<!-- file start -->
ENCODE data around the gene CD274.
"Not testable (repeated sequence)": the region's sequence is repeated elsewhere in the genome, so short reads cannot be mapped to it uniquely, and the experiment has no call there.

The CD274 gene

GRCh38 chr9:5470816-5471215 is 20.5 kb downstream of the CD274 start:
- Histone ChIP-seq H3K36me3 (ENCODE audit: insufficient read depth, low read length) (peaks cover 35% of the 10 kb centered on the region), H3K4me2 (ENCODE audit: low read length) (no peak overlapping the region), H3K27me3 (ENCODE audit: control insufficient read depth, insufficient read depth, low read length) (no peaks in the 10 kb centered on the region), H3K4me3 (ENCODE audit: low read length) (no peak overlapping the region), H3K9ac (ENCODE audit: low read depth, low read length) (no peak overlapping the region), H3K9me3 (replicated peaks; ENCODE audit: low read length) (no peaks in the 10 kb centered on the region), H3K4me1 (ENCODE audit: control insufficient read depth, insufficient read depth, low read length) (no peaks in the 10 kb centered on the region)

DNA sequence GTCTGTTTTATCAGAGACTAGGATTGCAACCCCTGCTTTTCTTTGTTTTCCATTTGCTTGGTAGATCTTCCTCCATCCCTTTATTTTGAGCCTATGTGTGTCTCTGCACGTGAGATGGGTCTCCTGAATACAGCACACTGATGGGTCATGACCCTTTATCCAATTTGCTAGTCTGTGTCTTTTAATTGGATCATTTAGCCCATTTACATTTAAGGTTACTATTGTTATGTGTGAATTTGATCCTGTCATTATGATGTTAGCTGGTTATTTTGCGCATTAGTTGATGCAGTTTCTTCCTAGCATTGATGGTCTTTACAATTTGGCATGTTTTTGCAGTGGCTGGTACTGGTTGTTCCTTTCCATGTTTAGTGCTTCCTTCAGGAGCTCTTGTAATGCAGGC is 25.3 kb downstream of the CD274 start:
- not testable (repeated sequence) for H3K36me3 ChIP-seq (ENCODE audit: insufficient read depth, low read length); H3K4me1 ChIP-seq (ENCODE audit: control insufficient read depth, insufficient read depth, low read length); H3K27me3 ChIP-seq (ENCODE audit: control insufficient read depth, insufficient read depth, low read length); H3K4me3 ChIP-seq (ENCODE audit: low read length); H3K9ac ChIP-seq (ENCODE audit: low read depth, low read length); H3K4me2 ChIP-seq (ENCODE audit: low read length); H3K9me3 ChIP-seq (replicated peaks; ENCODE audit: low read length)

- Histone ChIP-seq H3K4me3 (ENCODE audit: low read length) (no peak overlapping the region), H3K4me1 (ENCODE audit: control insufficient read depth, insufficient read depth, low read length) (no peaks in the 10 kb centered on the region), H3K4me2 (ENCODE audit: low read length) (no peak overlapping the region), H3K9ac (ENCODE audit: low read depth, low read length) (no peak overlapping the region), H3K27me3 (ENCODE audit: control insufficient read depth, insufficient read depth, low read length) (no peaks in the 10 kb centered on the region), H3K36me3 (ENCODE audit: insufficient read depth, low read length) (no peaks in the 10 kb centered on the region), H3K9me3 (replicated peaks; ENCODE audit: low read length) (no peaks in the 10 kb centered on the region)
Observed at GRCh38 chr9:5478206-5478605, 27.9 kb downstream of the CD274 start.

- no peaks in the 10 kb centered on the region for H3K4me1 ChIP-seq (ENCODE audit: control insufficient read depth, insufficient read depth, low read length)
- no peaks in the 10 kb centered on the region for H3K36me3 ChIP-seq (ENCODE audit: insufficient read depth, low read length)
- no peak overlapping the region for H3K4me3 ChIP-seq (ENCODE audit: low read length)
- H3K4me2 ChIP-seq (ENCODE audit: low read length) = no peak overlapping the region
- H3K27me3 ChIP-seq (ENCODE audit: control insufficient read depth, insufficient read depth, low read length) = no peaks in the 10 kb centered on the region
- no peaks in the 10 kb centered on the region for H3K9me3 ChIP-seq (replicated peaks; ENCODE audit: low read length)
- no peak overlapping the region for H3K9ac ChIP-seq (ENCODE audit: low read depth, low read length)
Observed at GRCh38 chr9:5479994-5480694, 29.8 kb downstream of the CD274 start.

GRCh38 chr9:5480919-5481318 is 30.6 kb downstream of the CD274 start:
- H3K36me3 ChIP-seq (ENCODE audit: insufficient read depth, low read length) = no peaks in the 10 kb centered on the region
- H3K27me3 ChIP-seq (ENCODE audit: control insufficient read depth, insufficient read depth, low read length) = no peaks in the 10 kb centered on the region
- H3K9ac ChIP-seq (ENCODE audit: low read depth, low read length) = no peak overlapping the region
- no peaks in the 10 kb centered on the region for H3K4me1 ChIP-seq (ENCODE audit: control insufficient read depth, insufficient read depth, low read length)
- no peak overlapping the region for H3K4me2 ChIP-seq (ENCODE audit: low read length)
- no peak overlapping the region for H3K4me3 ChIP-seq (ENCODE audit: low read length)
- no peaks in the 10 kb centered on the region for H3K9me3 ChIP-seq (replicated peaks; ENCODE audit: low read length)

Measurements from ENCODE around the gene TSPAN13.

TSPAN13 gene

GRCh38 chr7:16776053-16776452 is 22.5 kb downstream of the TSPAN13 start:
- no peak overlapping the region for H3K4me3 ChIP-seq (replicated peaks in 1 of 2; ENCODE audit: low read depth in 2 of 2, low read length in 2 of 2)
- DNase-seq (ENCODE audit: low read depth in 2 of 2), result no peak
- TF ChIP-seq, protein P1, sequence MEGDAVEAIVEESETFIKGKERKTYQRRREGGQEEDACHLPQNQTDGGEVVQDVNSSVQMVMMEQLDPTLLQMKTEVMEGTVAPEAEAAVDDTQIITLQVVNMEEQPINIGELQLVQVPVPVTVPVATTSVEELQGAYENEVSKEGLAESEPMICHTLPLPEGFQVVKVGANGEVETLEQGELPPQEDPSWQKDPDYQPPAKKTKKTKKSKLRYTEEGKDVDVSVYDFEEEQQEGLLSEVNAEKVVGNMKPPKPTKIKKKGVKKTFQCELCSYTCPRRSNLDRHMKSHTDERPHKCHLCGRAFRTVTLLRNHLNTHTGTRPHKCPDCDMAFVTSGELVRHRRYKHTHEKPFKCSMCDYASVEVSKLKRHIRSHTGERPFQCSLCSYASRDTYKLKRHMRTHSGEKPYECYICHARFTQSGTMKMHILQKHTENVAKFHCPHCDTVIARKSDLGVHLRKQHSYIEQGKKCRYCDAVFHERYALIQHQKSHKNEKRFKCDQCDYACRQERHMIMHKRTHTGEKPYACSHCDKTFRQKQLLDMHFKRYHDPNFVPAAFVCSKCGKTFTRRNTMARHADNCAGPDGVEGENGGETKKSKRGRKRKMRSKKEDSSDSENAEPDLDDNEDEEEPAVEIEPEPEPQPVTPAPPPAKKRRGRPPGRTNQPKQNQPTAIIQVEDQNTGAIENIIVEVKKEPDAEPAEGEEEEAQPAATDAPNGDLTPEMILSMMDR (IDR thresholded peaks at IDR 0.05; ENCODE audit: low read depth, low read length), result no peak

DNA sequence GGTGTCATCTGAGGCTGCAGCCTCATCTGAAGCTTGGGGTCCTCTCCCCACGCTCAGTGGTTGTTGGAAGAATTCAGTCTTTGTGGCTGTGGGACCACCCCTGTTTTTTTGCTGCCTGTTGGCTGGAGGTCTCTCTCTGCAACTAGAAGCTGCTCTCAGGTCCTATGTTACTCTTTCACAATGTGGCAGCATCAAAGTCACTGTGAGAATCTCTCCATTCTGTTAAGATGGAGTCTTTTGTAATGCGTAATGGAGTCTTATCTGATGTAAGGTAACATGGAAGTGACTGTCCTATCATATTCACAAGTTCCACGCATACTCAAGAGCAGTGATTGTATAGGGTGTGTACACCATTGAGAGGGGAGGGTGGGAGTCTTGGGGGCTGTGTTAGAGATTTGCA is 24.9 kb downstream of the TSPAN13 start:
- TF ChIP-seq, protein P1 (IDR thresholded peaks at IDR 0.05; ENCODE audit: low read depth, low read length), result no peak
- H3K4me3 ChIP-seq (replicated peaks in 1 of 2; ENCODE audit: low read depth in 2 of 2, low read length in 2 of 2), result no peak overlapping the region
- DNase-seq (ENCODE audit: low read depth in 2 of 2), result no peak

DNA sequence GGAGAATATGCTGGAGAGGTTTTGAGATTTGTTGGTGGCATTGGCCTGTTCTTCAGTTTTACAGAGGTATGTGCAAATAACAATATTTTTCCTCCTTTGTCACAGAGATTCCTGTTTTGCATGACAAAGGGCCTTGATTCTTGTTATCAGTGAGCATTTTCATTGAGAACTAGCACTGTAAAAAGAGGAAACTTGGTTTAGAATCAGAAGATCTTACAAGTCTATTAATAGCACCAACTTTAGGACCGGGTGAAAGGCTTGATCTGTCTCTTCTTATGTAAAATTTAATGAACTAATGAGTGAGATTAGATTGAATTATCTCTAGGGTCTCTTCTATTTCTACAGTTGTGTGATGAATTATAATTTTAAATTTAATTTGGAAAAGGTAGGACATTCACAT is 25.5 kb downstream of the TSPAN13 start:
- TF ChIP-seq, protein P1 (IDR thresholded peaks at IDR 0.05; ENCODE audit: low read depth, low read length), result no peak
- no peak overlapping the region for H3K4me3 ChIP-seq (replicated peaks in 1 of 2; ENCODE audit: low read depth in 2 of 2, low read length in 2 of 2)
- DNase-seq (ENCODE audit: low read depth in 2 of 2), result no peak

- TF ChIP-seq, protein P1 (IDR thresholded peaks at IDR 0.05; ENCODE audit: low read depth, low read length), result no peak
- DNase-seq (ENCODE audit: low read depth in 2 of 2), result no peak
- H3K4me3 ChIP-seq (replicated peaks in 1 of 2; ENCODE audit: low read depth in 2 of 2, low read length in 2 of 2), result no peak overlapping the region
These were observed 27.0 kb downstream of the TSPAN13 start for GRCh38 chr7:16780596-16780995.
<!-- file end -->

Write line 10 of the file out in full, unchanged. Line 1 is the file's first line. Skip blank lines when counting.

- no peaks in the 10 kb centered on the region for H3K4me1 ChIP-seq (ENCODE audit: control insufficient read depth, insufficient read depth, low read length)